From the WUSTL Newsroom…
Despite the abuse potential of opioid drugs, they have long been the best option for patients suffering from severe pain. The drugs interact with receptors on brain cells to tamp down the body’s pain response. But now, neuroscientists at Washington University School of Medicine in St. Louis have found a way to activate opioid receptors with light.
In a test tube, the scientists melded the light-sensing protein rhodopsin to key parts of opioid receptors to activate receptor pathways using light. They also influenced the behavior of mice by injecting the receptors into the brain, using light instead of drugs to stimulate a reward response.
Their findings are published online April 30 in the journal Neuron.
The eventual hope is to develop ways to use light to relieve pain, a line of discovery that also could lead to better pain-killing drugs with fewer side effects.
“It’s conceivable that with much more research we could develop ways to use light to relieve pain without a patient needing to take a pain-killing drug with side effects,” said first author Edward R. Siuda, a graduate student in the laboratory of Michael R. Bruchas, PhD, an assistant professor of anesthesiology and of neurobiology.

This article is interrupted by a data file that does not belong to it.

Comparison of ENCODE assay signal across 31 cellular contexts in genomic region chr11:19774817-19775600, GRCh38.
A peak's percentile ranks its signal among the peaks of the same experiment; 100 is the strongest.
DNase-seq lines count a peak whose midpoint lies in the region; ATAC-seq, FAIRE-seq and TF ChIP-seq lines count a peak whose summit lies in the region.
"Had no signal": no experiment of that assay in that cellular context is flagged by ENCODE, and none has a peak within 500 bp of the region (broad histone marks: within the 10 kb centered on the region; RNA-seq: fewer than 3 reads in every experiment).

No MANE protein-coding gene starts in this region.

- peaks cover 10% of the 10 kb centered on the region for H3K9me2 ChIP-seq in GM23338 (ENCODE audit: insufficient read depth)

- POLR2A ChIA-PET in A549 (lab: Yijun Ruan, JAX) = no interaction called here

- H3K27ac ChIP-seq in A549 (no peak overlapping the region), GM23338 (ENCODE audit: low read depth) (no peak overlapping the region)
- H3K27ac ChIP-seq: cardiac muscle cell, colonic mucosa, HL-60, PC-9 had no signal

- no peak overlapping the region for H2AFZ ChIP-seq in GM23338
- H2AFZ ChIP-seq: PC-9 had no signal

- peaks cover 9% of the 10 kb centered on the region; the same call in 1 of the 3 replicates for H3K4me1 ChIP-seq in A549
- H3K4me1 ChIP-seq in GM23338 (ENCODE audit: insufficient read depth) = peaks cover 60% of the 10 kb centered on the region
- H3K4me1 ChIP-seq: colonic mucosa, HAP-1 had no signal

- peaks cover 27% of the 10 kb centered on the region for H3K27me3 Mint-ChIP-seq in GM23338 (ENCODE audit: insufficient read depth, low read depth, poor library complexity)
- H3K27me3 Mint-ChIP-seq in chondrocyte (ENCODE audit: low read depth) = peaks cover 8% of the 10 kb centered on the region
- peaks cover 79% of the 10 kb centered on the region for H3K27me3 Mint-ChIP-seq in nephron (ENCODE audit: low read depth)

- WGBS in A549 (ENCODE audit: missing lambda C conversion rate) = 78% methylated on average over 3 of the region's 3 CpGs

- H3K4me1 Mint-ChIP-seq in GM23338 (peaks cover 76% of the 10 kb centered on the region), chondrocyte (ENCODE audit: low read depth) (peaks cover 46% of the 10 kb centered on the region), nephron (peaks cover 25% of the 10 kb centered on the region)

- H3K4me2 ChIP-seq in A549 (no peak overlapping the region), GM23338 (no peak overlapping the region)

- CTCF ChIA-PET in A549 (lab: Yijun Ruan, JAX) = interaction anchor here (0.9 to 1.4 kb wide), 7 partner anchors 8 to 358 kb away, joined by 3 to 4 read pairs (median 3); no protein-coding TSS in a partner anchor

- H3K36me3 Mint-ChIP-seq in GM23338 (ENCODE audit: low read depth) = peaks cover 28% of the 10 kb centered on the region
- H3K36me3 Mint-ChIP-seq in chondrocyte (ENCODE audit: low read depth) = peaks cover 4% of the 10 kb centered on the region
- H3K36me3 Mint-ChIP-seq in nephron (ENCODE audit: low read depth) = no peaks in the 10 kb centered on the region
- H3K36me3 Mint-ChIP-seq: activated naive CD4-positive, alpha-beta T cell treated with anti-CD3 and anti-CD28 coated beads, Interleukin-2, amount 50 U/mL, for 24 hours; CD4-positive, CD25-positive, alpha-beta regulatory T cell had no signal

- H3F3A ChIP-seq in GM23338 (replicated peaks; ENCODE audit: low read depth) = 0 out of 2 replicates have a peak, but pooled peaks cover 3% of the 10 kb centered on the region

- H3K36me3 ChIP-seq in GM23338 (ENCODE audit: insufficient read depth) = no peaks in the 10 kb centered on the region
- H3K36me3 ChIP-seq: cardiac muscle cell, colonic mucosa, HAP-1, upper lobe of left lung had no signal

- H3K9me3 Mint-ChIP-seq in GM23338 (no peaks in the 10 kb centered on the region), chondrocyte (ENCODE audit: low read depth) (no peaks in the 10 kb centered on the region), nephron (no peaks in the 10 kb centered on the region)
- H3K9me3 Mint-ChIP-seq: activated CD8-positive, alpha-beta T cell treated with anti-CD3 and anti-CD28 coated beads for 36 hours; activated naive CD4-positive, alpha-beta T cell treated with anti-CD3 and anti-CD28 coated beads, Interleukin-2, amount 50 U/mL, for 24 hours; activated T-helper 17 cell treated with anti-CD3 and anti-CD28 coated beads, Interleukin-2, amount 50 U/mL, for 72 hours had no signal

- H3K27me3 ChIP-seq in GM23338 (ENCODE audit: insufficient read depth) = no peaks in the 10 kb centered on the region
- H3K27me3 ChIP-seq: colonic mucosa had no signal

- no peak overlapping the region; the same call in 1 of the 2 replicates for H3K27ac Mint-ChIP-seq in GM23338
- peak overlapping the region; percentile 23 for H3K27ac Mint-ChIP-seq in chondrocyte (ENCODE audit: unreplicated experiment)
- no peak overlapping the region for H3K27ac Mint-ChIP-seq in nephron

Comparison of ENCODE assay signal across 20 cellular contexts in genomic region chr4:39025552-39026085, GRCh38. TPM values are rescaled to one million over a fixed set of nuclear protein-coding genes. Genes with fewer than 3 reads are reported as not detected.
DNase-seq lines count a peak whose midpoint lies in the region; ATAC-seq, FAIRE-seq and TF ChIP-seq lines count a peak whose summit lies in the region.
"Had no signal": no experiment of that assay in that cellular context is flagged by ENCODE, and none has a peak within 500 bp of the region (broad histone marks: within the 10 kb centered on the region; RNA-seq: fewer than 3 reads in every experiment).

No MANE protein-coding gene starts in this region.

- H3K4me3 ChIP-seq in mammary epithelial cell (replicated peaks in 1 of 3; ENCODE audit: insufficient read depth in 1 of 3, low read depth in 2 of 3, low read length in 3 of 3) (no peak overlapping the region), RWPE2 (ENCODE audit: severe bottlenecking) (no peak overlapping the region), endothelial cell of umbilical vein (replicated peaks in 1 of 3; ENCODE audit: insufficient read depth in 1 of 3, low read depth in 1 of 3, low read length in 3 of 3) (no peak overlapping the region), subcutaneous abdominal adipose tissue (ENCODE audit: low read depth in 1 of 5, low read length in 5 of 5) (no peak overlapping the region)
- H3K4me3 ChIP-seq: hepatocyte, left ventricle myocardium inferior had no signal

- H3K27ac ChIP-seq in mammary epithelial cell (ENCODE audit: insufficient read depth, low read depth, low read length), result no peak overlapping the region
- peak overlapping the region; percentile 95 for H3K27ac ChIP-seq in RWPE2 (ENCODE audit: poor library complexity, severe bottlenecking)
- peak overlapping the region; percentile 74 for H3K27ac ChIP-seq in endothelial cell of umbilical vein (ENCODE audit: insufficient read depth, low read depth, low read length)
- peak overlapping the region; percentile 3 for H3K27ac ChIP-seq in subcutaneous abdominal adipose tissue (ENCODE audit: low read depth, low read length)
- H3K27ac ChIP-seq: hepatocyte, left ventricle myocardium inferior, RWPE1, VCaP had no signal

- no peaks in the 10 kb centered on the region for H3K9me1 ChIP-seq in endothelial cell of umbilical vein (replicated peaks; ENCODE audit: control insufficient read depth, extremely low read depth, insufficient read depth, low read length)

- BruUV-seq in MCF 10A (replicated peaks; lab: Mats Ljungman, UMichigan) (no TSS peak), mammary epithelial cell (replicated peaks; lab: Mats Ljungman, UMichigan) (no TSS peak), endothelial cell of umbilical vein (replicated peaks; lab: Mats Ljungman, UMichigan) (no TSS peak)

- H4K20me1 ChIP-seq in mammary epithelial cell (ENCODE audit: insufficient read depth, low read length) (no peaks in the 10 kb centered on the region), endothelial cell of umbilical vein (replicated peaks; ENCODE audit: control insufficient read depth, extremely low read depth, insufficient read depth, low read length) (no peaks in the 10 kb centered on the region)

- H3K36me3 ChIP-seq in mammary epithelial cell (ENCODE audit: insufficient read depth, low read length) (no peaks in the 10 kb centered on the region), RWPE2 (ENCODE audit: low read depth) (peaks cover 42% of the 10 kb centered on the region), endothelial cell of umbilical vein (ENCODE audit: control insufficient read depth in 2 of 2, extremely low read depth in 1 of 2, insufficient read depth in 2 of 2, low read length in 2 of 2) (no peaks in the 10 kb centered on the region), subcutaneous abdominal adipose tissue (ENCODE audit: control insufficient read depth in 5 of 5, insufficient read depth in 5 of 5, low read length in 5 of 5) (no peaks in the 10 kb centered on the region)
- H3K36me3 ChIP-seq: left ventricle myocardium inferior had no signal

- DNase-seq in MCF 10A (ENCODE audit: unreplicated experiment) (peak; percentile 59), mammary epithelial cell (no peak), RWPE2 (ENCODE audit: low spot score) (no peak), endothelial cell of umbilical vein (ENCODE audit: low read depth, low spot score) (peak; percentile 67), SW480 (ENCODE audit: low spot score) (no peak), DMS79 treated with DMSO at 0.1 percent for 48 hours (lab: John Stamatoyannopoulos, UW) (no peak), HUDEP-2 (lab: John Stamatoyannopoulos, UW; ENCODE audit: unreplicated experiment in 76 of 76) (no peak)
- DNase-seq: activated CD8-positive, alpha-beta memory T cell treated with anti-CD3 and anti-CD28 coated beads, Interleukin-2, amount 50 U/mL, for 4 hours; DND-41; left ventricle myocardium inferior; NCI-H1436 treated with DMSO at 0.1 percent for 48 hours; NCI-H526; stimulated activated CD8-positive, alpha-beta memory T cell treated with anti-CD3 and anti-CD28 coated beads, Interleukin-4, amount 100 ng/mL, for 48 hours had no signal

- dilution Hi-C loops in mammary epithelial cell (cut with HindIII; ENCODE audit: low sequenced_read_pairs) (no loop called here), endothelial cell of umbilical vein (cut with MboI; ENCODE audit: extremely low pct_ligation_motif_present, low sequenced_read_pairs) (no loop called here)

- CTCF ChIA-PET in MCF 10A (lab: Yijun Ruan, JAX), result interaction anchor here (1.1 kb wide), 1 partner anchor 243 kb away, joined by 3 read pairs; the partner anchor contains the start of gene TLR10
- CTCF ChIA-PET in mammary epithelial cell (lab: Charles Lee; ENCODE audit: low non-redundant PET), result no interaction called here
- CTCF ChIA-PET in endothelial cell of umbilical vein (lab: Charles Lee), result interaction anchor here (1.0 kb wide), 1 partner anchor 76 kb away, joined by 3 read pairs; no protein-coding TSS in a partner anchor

But before that’s possible, the researchers are attempting to learn the most effective ways to activate and deactivate the opioid receptor’s pathways in brain cells. Bruchas, the study’s principal investigator, explained that working with light rather than pain-killing drugs makes it much easier to understand how the receptors function within the complex array of cells and circuits in the brain and spinal cord.
“It’s been difficult to determine exactly how opioid receptors work because they have multiple functions in the body,” Bruchas explained. “These receptors interact with pain-killing drugs called opiates, but they also are involved in breathing, are found in the gastrointestinal tract and play a role in the reward response.”
So the researchers sought a way to limit opioid receptors to performing a single task at a time, and it turned out to be almost as easy as flipping on a light switch, according to Bruchas, Siuda and their collaborators, including co-first author Bryan A. Copits, PhD, a postdoctoral research scholar in the laboratory of Robert W. Gereau, IV, PhD, the Dr. Seymour and Rose T. Brown Professor of Anesthesiology.
By combining the rhodopsin protein, which senses light in the eye’s retina, with a specific type of opioid receptor called a Mu opioid receptor, the researchers were able to build a receptor that responds to light in exactly the same way that standard opioid receptors respond to pain-killing drugs.
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